First Sunday of Advent


Do you remember learning how to tell time? When my brother and I were very young, my mother gave us these cloth squares. On them were stitched the face of a clock and two adjustable hands. “Show me 2:30,” she said. And we dutifully moved the short hand to a place between 2 and 3, and the long hand to 6. Then we’d proudly show the cloth square to our mother.


I’m not sure how children today are taught to tell time. It may be harder for them than for us to learn to tell time on an analog clock in our digital world. 


Advent comes to us each year and asks: “Do you know what time it is?” Perhaps, it asks an even more basic question: “Do you even know how to tell time?”


The time that Advent has in mind is not learned on those cloth squares with which we as children were taught how to tell time. Advent time is not measured in seconds, minutes, and hours. Nor is it a date on a calendar. There’s a different kind of time that we have to learn to tell.


In our first lesson, the Apostle Paul assumes that the believers in Rome know what time it is. Only he uses a word for “time” that we miss in the English language. Our language has only one word for time. The Greek in which the Apostle Paul writes has two.


First, there is ordinary, everyday time that measures the succession of seconds, minutes and hours. For this the Greek language uses the word chronos. We see it in our words “chronic” and “chronology,” for example. Then there is eventful time, decisive time, fulfilled time. For this the Greek language uses kairos. That is the word that the Apostle Paul uses here.


Author Mark A. Villano defines kairos as God’s time. More specifically, it refers to God’s breaking into our time.


Appropriately, the Apostle Paul also uses this word in Galatians 4:4: “But when the time had come, God sent his Son, born of a woman, born under Law, to redeem those under the Law…”


This is kairos time. It’s an event that intersects human history, so that there is forever a “before” and an “after.” Time afterward need not be the same. Indeed, it can never be the same, because it has been irreversibly altered by this event. It is the time in which salvation has appeared. That is why the Apostle Paul can announce in our lesson today: “salvation is nearer to us now than when we first became believers.” 


In his book Philosophical Fragments, the nineteenth-century Danish philosopher Soren Kierkegaard explored the unique significance that Christianity gives to time. In the Christian understanding of time, the time of God’s self-revelation is a decisive time that changes everything.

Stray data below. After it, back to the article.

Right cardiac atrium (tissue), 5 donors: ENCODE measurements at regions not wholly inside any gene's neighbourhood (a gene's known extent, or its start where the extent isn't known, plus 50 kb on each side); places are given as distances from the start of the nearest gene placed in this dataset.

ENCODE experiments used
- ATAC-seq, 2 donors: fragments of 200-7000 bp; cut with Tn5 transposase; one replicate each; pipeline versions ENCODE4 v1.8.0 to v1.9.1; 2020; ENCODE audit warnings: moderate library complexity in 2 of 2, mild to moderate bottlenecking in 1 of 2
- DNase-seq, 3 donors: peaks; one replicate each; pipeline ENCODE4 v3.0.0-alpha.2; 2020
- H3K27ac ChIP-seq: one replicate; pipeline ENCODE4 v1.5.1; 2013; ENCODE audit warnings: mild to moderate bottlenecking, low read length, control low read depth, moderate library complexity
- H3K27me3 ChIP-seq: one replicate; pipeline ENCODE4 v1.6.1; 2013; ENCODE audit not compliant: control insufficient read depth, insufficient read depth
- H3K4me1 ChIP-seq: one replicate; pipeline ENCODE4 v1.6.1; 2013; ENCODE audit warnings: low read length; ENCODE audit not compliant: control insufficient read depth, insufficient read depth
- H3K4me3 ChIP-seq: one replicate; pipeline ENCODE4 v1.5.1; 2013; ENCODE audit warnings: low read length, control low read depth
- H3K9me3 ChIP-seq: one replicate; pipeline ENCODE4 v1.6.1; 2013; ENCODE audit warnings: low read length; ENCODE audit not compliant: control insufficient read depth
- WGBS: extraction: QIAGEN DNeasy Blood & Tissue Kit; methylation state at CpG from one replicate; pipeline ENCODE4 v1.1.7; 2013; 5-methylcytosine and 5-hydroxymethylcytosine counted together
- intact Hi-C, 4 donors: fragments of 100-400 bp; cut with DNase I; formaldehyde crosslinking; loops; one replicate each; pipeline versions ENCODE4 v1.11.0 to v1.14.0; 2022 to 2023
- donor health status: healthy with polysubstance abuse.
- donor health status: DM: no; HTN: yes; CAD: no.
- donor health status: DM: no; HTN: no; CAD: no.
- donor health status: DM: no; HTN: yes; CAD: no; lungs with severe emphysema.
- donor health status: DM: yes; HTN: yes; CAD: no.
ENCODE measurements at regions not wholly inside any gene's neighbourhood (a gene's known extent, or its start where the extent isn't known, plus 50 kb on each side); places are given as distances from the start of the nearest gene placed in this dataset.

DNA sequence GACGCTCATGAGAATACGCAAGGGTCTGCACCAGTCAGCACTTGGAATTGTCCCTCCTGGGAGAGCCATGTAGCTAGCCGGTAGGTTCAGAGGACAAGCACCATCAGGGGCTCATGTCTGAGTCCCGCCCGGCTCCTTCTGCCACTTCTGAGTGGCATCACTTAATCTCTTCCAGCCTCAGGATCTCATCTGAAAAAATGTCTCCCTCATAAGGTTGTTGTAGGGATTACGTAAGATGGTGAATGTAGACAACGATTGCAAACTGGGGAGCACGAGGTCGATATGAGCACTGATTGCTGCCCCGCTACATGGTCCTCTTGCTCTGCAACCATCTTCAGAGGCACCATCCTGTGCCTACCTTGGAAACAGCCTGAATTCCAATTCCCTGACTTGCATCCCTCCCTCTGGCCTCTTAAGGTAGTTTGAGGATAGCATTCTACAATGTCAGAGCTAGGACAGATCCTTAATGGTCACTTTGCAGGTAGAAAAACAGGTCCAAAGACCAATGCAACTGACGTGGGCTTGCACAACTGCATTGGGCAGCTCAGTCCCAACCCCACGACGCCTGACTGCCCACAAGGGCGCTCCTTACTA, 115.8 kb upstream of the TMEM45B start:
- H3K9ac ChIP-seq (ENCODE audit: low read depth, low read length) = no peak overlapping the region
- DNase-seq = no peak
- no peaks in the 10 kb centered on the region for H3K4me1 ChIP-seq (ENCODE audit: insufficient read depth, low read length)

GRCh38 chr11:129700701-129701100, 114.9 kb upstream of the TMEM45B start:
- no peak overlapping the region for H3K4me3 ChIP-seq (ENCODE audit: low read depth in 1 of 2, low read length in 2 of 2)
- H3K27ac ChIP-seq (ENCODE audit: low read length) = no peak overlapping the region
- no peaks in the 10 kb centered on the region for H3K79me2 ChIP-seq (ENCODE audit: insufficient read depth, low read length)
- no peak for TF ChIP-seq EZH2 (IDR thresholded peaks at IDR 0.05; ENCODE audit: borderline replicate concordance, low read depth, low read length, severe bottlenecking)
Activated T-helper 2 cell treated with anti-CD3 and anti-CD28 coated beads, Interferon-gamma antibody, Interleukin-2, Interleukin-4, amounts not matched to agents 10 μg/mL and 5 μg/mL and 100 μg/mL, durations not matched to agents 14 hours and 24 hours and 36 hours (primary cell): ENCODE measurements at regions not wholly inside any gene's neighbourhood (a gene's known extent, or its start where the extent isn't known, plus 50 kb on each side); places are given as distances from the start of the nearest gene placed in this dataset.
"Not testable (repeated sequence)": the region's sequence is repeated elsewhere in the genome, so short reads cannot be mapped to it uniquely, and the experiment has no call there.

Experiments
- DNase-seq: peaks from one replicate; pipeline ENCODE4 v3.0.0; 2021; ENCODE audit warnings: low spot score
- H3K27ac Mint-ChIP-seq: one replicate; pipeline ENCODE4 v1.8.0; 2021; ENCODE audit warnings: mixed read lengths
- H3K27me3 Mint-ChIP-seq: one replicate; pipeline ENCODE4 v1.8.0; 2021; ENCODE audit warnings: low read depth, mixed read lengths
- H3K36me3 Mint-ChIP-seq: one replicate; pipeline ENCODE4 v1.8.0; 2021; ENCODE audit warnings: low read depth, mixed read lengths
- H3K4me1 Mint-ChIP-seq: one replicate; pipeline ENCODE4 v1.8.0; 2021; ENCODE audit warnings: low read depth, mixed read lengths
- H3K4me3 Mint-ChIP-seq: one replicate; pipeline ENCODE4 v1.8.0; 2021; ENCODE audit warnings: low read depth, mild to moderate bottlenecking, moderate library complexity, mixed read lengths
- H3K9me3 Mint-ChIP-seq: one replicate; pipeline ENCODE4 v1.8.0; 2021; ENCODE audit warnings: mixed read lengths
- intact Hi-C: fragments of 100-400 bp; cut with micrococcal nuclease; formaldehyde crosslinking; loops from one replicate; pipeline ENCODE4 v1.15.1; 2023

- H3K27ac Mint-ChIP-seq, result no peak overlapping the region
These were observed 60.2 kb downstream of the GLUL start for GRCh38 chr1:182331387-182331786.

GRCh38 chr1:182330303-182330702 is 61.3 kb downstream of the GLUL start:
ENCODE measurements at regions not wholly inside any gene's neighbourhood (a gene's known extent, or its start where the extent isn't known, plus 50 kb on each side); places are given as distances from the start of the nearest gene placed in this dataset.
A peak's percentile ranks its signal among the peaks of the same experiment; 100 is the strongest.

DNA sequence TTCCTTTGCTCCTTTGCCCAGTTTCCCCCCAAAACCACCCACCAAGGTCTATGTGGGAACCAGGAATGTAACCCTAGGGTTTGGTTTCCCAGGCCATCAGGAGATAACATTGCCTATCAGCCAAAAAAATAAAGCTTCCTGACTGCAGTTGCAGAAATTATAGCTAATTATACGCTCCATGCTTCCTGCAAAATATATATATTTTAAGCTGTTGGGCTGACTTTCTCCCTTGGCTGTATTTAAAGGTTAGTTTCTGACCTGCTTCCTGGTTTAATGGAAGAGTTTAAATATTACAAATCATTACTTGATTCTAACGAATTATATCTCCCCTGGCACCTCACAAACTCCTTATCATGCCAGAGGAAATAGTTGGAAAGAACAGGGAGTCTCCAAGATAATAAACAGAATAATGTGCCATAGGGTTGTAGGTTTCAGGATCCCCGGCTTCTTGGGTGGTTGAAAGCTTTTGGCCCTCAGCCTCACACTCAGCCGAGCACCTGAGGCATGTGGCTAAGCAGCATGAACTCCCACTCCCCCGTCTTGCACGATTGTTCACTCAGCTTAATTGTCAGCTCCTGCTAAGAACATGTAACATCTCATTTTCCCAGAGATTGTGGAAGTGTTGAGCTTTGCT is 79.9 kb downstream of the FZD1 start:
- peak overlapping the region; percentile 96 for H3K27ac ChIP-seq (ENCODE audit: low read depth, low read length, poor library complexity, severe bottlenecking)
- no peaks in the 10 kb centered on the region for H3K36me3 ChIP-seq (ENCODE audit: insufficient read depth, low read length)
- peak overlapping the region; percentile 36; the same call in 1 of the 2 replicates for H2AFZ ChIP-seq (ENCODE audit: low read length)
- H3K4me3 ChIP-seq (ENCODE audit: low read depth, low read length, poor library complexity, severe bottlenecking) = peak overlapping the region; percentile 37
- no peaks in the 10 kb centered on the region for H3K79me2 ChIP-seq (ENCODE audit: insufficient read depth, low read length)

This includes each man and woman, especially those who comes to acknowledge this time. “When I, at some point, am confronted with the mystery that the eternal God became man in the fullness of time,” Kierkegaard writes, “then the moment in time must have such decisive significance for me that in no moment afterward will I be able to forget it.”


So many people today have not learned how to tell this kind of time. If you asked them: “what time is it?” they could not tell you. They think of time only as the endless succession of seconds, minutes, and hours…chronological time.


But this time can and does become a burden to them. They have time on their hands. They have empty, meaningless time to kill. Therefore, they live dishonorably in “reveling and drunkenness.” They don’t drink to spread the holiday cheer. They drink to get wasted, maybe even to obliterate the consciousness of time. There is pleasure only in the moment, and there are far too few of these in this brief span of life.


Or, they live dishonorably in “debauchery and licentiousness.” Mutual sexual attraction is not an invitation to explore deeper compatibility as the potential basis of a lifelong partnership. It is a signal to consummate the relationship before it even begins. It is a signal to hook up, to speak in today’s language. There is pleasure only in the moment, which one has to seize before it passes, never to return.


Or, they live dishonorably in “quarreling and jealousy.” Since their time is too meaningless to them to use constructively, they fritter it away in petty arguments and in holding grudges.  


For so many people there is only chronos, chronological time. Jesus makes a similar point in our Gospel lesson.


“In the days of Noah, people were eating and drinking, marrying and giving in marriage, until the day Noah entered the ark. And they knew nothing until the flood swept them away.”


Jesus compares the coming of the Son of Man at the culmination of the age with the great flood. People become so absorbed, so preoccupied, and so anxious in the daily struggle to satisfy their basic needs—making a living and finding a spouse and establishing a household–that they know of nothing else. For them there is only chronos, chronological time. That is why that day takes them completely by surprise.


We have been speaking of “them.” And for good reason. For there will always be a distinction between those who acknowledge God’s breaking into our time and those who do not. There will always be two in the field: “the one taken and the other left.” There will always be two women grinding meal together: “the one taken and the other left.”


But that does not mean that we are immune from the temptation to live like them. Indeed, the warnings are addressed to believers! “Now is the hour for you to wake from sleep.” “Keep awake, therefore, for you do not know on what day your Lord is coming.”


Do you need to hear these warnings today? Does it ever feel like you’re sleepwalking through life? Does it ever seem like you’re just going through the motions? Is it just another day at work, at school, at church? Or is it just another Christmas season? Are you so caught up in our daily routines and so absorbed in the preparations for the holidays that life for you also is merely a succession of seconds, minutes and hours, and nothing more? 


Albert Schweitzer, the great musician, medical doctor, philosopher and Lutheran minister, gave up a promising career in Europe to open up a medical clinic on the West coast of central Africa. His hospital is still there. He wanted to witness to the Gospel through the service of healing, rather than that of preaching and teaching.